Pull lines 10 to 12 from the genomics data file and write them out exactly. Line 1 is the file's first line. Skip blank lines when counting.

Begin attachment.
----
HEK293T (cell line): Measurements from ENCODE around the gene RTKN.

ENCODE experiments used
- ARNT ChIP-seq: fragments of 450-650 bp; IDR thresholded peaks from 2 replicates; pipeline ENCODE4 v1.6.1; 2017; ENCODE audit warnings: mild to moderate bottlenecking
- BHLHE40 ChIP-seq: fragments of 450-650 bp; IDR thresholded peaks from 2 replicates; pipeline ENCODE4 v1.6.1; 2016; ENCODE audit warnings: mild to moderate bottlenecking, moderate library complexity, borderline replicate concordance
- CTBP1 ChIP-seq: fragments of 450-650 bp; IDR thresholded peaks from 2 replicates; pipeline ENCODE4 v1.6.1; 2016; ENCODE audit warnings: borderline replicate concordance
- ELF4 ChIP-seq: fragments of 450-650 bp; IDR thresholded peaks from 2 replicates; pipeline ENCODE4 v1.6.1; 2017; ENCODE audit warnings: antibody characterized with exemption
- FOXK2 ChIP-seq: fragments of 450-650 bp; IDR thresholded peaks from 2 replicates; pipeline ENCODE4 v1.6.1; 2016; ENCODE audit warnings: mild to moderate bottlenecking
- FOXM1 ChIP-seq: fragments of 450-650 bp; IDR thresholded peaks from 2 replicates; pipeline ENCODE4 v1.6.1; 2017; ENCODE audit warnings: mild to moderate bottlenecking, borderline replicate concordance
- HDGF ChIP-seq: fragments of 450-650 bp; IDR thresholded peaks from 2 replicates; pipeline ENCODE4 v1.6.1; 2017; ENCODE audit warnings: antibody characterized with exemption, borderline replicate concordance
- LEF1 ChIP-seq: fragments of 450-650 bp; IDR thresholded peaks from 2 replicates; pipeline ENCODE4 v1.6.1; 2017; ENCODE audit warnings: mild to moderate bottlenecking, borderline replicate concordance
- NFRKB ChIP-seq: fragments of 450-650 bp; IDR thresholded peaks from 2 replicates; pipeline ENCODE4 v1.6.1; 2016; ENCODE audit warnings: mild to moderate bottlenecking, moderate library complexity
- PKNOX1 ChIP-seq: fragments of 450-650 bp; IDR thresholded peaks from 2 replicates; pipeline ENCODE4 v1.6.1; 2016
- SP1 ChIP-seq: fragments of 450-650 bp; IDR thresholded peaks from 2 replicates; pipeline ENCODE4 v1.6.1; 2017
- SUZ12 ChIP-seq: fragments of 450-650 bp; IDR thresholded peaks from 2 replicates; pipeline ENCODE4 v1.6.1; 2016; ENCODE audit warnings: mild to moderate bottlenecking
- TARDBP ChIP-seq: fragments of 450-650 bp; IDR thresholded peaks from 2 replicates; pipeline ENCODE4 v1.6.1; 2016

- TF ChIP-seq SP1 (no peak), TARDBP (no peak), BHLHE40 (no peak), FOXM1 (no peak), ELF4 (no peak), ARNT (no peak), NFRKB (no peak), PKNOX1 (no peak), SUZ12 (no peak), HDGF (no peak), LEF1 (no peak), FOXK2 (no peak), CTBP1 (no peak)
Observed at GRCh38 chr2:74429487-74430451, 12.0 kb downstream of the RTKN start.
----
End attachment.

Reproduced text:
- LEF1 ChIP-seq: fragments of 450-650 bp; IDR thresholded peaks from 2 replicates; pipeline ENCODE4 v1.6.1; 2017; ENCODE audit warnings: mild to moderate bottlenecking, borderline replicate concordance
- NFRKB ChIP-seq: fragments of 450-650 bp; IDR thresholded peaks from 2 replicates; pipeline ENCODE4 v1.6.1; 2016; ENCODE audit warnings: mild to moderate bottlenecking, moderate library complexity
- PKNOX1 ChIP-seq: fragments of 450-650 bp; IDR thresholded peaks from 2 replicates; pipeline ENCODE4 v1.6.1; 2016